Romney promises a brighter future in acceptance speech
Republican presidential candidate Mitt Romney takes the stage to deliver his nomination acceptance speech during the final day of the Republican National Convention.
Republican presidential nominee Mitt Romney and vice presidential nominee Paul Ryan walk in for a group picture with their campaign staff at the Republican National Convention in Tampa, Fla.
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TAMPA, Fla. -- It comes down to love and jobs.
Mitt Romney touted "jobs, lots of jobs" as the cure for an ailing economy, and love as the healer of a world that can't be saved with laws and legislation in his speech Thursday at the Republican National Convention.
Binding the personal and the political in the launch of his fall campaign for the White House, Mr. Romney said he has a plan to create 12 million jobs and the background -- as a man of faith, family and business success -- to be the leader who could save the country.
"Now is the time to restore the promise of America," Mr. Romney said in his prime-time speech to a nation struggling with 8.3 percent unemployment and the slowest economic recovery in decades.
"Many Americans have given up on this president, but they haven't ever thought about giving up. Not on themselves, Not on each other. And not on America," Mr. Romney said.
Mr. Romney was more muted in his criticism of President Barack Obama than his running mate, Paul Ryan, who delivered a withering critique of the president in his Wednesday address.
"I wish President Obama had succeeded because I want America to succeed," said Mr. Romney. "But his promises gave way to disappointment and division." He asserted that under a second Obama administration, the country would continue to struggle, while under his leadership a brighter future would come.
The speech had been touted for weeks as a way to present Mr. Romney, 65 and the first Mormon to become a major party presidential nominee, on a more personal basis to voters, emphasizing his faith, his devotion to family, and his business and personal biography.
A portion of the convention podium was rebuilt overnight so he would appear surrounded by delegates rather than speaking from a distance, an attempt to soften his image as a stiff and distant candidate. Testimonials about him from speakers who took the stage ahead of him had the same goal.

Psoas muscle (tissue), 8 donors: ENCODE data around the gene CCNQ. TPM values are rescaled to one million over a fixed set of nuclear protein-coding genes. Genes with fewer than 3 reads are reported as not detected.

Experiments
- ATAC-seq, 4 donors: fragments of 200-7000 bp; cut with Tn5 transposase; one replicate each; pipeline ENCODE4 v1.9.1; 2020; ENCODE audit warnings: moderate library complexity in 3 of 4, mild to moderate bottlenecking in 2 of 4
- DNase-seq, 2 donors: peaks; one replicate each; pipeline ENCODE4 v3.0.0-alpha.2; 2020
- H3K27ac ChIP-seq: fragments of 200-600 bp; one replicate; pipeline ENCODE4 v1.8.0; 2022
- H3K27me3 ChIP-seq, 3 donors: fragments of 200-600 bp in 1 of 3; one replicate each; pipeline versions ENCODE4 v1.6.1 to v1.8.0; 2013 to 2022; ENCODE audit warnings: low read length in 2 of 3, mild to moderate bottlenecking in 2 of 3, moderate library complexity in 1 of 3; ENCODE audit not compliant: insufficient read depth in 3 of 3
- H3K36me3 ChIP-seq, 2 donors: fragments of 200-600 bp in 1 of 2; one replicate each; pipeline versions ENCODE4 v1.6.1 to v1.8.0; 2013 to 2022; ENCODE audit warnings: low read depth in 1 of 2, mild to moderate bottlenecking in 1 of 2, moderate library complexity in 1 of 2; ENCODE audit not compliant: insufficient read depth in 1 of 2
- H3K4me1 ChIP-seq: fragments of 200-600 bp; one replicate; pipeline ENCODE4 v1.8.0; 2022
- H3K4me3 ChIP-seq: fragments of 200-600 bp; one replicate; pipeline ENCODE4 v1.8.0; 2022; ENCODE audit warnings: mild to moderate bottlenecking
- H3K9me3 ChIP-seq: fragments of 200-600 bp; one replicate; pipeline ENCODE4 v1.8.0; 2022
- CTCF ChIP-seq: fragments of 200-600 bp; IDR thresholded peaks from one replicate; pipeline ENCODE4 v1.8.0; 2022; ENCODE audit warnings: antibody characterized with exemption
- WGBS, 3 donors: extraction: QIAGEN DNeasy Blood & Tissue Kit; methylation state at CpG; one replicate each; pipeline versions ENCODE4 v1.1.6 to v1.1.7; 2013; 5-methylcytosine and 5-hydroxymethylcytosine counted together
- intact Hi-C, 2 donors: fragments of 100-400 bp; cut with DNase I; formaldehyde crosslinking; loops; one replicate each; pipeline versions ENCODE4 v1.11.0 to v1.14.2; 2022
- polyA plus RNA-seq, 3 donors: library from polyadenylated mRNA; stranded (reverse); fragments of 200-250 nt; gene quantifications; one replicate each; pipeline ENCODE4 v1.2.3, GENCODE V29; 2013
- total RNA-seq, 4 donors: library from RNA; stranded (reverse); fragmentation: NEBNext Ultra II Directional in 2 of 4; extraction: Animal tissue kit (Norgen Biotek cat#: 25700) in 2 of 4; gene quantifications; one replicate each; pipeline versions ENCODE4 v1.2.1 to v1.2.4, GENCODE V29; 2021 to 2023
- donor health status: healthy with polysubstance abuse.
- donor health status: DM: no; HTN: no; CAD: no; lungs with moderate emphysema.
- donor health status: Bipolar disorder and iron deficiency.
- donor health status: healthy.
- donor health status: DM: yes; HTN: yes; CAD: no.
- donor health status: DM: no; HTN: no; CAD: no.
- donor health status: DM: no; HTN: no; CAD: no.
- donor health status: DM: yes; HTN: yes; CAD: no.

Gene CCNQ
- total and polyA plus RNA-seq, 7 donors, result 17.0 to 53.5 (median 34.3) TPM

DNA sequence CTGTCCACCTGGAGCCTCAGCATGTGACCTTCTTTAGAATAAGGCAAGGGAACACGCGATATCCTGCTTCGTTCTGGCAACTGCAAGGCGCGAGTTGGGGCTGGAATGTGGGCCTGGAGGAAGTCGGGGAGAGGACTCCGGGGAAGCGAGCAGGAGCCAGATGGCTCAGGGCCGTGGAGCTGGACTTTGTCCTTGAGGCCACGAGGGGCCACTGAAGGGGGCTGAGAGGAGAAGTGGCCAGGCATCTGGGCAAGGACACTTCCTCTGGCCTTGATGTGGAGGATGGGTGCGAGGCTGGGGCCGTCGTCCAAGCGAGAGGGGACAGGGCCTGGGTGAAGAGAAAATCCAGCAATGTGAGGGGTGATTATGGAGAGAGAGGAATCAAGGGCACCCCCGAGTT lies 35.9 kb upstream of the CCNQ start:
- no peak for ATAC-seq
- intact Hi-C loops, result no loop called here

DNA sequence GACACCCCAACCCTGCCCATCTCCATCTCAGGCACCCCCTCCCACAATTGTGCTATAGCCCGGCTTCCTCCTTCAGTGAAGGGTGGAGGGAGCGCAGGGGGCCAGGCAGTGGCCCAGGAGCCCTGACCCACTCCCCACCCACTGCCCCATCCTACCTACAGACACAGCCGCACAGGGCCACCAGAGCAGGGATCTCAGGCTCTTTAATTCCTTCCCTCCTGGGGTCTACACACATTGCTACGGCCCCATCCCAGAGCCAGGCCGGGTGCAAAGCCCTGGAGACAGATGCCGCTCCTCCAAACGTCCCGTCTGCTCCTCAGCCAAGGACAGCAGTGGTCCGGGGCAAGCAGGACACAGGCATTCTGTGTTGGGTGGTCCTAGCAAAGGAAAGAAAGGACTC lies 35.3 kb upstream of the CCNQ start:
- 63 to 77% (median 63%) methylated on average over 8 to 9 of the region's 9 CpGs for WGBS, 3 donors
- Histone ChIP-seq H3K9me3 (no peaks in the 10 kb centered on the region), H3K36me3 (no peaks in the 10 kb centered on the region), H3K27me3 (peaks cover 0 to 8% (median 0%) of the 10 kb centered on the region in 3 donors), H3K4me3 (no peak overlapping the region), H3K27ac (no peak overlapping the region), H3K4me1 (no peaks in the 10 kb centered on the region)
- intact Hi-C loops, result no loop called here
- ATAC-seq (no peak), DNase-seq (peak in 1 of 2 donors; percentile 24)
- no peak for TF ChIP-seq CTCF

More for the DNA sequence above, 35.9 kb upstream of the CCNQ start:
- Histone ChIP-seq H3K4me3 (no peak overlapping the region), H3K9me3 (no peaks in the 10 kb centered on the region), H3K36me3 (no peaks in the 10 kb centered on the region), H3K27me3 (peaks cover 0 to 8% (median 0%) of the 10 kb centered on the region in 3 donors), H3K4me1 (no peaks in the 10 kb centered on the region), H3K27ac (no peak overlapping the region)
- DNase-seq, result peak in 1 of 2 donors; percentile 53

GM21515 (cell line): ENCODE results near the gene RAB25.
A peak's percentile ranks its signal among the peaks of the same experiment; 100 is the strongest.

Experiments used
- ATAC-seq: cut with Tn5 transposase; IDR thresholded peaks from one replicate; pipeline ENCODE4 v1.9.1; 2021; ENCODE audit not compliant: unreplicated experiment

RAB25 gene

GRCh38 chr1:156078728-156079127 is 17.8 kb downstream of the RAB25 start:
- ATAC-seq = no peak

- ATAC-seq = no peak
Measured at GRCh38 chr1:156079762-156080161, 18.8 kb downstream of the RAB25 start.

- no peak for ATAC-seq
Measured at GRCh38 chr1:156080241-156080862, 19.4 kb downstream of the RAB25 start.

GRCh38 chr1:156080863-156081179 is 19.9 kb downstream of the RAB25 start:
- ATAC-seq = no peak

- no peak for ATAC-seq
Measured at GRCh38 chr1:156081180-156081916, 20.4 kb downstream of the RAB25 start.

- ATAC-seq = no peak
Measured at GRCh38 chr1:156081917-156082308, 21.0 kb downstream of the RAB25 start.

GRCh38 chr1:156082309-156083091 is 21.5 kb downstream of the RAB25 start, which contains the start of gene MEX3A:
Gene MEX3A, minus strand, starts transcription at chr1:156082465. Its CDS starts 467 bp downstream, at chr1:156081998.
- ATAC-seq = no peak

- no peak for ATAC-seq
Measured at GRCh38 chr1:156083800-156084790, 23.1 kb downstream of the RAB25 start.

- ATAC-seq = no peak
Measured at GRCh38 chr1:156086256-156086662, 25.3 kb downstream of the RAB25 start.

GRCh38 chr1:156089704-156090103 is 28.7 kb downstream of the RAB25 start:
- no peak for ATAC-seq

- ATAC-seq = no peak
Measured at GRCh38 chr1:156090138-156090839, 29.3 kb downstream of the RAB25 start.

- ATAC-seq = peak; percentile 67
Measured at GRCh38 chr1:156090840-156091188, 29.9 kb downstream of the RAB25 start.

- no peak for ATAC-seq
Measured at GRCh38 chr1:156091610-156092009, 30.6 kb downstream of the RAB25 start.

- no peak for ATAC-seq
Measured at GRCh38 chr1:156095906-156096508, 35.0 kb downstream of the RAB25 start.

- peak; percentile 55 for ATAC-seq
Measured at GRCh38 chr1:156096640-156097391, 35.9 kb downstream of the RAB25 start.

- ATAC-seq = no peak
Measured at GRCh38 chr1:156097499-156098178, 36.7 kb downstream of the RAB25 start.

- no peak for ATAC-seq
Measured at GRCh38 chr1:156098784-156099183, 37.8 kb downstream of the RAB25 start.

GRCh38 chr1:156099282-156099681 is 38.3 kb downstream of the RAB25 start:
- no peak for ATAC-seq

"He shoveled snow and raked leaves for the elderly. He took down tables and swept floors at church dinners," said Grant Bennett, describing Romney's volunteer work as an unpaid lay clergy leader in the Mormon church.
Ted and Pat Oparowski tenderly recalled how Romney befriended their 14-year-old son David as he was dying of cancer. "We will be ever grateful to Mitt for his love and concern," she said.
Beyond the heartfelt personal testimonials and political hoopla, the evening marked one of very few opportunities any presidential challenger is granted to appeal to millions of voters in a single night. Mr. Romney spoke of the importance of the love he felt from his parents and that he and his wife Ann have sought to give their children and grandchildren. He stressed the importance of community and his Mormon faith in his life, particularly his time helping struggling families when he served as a church leader in Boston. "We prayed together, our kids played together and we always stood ready to help each other out in different ways."
"All the laws and legislation in the world will never heal this world like the loving hearts and arms of mothers and fathers," he said.
Yet the economy is issue No. 1 in the race for the White House, and Mr. Romney presented his credentials as the man better equipped than the president to help create jobs.
"When I was 37, I helped start a small company," he said. "That business we started with 10 people has now grown into a great American success story." He touted well-known businesses he helped create, including Staples, Sports Horizons and Steel Dynamics.
He described his five-point plan for jobs: 1) energy independence by 2020 2) more school choice 3) new trade agreements and a promise to punish nations that cheat on trade agreements 4) deficit reduction and a pledge to put America "on track to a balanced budget" 5) reducing taxes on business, simplifying and modernizing regulations on business, and repealing the Health Care law passed under the Obama administration.
Mr. Romney's aides scripted a program that included a video tribute to Ronald Reagan, the two-term president still revered by conservatives. Former Florida Gov. Jeb Bush also had his moment on the podium, and Newt and Callista Gingrich shared one of their own. Florida Sen. Marco Rubio was tapped to introduce Mr. Romney.
He did not, however, describe how he would fulfill his pledge to reduce federal deficits or create 12 million jobs in a country where unemployment stands at 8.3 percent.
Mr. Romney has called for extension of tax cuts due to expire at all income levels at the end of the year, and has proposed an additional 20 percent cut in tax rates across the board. But he has yet to sketch out the retrenchment in tax breaks that he promises to prevent deficits from rising.
Nor has he been forthcoming about the trillions in spending cuts that would be needed to redeem his pledge of major deficit reduction, or about his promise to rein in Medicare or other government benefit programs before they go broke.
For Mr. Romney, who ran unsuccessfully for the nomination in 2008 after a single term as a moderate Republican governor of a liberal Democratic state, the evening sealed a long quest. After the speech, he joined his wife, five sons and their wives, and 15 of his 18 grandchildren to savor the moment.
First Published August 30, 2012 9:35 pm